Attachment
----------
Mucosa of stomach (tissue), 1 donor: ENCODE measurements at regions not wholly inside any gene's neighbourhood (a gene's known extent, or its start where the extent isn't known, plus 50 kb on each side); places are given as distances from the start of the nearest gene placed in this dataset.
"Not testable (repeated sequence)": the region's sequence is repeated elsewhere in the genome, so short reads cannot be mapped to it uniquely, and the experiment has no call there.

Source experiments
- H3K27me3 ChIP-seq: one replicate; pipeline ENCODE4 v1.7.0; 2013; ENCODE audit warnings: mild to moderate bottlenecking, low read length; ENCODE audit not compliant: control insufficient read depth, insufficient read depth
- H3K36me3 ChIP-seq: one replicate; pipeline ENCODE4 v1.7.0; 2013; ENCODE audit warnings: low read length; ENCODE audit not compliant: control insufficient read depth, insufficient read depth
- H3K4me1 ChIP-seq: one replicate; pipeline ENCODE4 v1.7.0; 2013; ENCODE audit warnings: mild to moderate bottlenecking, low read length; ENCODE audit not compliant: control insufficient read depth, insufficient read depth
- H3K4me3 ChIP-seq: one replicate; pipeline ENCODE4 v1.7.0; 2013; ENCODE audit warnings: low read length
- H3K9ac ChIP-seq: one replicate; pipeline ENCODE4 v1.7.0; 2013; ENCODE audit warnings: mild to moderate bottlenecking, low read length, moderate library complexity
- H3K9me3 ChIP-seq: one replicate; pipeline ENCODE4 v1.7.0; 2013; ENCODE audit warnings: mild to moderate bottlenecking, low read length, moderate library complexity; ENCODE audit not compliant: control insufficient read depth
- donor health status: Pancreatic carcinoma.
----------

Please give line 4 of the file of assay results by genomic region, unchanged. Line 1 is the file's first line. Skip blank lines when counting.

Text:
- H3K27me3 ChIP-seq: one replicate; pipeline ENCODE4 v1.7.0; 2013; ENCODE audit warnings: mild to moderate bottlenecking, low read length; ENCODE audit not compliant: control insufficient read depth, insufficient read depth